Background Although modern psychiatric services seek alternatives to hospitalisation wherever appropriate, the national trend toward higher bed occupancies on acute psychiatric wards has refocused attention on community-based alternatives and methods of assessing need for acute care.
Method We surveyed key decision-makers in a community-oriented district service with a low acute psychiatric bed to population ratio, in order to examine alternatives to hospitalisation in a cohort ofconsecutive admissions over a six-month period.
Results Alternatives to acute ward hospitalisation were identified for 29% of admissions, and for 42% ofthose with an admission duration of more than 60 days.
Residential options were chosen more often than intensive community support.
Simulated bed day savings were considerable.
Conclusions In a community-oriented service, key decision-makers could identify further alternatives to acute ward hospitalisation, although relatively few non-residential, community support options were chosen.
Although this methodology has limitations, data based upon key worker judgements probably have greater local'ownership'and the option appraisal process itself may challenge stereotyped patterns of resource use.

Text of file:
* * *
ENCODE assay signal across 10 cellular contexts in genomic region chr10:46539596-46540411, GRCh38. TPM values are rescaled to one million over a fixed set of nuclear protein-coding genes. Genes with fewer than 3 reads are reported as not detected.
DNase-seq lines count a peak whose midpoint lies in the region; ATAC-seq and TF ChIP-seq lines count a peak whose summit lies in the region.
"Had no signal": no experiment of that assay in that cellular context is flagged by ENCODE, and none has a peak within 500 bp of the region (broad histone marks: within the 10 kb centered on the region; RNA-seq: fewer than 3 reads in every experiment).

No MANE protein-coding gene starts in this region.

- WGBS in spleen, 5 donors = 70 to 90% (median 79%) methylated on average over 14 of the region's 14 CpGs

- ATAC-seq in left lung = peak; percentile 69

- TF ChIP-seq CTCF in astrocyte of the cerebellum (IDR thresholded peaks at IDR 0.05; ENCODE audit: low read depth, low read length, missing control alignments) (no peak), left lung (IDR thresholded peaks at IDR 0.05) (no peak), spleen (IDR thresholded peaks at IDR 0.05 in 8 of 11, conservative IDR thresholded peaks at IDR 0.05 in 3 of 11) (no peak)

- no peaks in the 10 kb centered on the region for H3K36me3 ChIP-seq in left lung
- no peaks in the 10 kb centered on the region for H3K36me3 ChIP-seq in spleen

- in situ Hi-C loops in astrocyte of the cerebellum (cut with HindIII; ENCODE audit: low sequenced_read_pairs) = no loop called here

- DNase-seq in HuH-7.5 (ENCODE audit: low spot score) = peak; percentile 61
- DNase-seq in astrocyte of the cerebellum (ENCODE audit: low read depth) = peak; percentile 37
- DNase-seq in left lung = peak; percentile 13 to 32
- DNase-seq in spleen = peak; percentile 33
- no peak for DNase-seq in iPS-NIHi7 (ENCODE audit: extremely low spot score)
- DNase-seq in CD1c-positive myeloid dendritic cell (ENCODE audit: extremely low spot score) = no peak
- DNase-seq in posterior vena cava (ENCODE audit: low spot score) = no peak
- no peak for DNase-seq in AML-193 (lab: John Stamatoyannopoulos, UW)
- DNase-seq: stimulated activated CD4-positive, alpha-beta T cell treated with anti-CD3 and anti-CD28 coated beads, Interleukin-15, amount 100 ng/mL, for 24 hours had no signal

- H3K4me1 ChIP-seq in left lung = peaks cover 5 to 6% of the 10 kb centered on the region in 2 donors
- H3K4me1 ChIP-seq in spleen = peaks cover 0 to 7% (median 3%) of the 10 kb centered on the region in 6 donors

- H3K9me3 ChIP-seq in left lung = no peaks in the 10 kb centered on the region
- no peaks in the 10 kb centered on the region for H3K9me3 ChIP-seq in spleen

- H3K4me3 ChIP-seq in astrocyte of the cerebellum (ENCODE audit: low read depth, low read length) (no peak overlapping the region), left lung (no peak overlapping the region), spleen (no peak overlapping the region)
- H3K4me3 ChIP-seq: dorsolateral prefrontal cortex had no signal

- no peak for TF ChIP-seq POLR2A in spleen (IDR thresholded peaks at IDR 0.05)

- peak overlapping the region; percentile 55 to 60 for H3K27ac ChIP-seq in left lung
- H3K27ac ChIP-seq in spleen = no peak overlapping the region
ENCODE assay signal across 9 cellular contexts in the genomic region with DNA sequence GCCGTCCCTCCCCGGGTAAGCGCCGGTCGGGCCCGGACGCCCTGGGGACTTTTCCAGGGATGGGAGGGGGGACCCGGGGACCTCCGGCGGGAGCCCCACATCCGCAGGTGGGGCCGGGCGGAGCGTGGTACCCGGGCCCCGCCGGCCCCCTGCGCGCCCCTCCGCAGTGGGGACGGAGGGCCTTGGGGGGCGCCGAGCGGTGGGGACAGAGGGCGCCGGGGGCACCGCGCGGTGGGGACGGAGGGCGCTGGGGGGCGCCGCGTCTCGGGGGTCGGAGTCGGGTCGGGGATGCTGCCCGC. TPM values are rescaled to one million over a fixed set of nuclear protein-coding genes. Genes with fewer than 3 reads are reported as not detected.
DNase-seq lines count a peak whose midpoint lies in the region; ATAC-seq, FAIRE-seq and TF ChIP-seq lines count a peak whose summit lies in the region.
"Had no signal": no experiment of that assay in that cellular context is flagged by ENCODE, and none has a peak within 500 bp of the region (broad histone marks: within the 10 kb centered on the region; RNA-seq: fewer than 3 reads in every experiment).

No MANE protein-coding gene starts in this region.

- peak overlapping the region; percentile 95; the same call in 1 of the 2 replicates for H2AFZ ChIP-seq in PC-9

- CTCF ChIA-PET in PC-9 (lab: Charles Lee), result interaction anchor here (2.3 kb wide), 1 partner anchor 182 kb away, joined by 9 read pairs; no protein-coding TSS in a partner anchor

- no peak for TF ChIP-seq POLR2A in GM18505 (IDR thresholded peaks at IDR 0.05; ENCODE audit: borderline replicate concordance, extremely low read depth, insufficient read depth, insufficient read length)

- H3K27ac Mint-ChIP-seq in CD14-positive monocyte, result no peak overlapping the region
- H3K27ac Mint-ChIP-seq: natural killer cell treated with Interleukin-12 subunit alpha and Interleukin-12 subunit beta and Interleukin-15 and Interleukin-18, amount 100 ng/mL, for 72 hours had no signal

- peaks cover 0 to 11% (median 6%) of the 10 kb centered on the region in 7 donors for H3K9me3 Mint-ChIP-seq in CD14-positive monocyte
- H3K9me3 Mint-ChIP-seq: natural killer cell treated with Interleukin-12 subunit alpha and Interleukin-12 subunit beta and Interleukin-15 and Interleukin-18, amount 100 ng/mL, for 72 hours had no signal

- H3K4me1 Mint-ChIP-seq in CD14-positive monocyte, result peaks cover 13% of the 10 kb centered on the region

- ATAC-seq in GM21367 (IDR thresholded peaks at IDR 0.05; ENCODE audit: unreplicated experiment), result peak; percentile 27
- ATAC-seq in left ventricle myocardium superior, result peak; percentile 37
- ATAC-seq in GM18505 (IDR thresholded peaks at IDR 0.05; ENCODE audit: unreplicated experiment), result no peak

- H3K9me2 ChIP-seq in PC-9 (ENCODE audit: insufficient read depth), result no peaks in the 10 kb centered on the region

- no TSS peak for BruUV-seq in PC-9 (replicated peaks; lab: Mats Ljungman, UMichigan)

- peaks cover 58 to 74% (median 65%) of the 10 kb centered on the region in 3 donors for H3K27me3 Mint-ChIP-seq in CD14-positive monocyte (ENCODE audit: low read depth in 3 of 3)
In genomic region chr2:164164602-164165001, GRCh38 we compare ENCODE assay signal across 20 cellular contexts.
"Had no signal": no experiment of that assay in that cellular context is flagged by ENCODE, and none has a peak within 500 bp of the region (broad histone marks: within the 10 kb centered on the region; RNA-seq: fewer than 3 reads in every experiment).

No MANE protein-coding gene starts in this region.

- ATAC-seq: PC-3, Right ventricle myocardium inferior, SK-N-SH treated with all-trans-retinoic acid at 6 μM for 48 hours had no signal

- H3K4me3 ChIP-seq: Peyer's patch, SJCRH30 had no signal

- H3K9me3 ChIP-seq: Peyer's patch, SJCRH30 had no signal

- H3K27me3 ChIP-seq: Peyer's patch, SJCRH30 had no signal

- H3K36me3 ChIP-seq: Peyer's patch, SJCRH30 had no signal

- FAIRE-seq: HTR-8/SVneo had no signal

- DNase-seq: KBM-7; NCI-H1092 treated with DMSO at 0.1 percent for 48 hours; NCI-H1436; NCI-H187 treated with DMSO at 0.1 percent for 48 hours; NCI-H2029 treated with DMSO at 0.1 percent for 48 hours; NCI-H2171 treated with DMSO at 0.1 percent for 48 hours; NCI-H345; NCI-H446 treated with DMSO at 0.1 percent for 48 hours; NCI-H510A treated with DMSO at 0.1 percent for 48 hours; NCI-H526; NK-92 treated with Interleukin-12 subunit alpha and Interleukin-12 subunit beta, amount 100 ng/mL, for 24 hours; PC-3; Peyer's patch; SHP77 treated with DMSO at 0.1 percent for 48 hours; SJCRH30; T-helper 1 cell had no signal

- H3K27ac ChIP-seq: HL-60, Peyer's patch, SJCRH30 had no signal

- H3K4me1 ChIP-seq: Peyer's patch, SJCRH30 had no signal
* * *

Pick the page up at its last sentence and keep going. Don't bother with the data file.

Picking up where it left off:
Mots-clés Pascal : Trouble psychiatrique, Traitement communautaire, Psychiatrie communautaire, Besoin, Santé, Royaume Uni, Europe, Santé mentale, Politique sanitaire, Homme, Alternative hospitalisation
Mots-clés Pascal anglais : Mental disorder, Community treatment, Community psychiatry, Need, Health, United Kingdom, Europe, Mental health, Health policy, Human
Notice produite par :
Inist-CNRS - Institut de l'Information Scientifique et Technique
Cote : 97-0274872
Code Inist : 002B18I11. Création : 15/07/1997.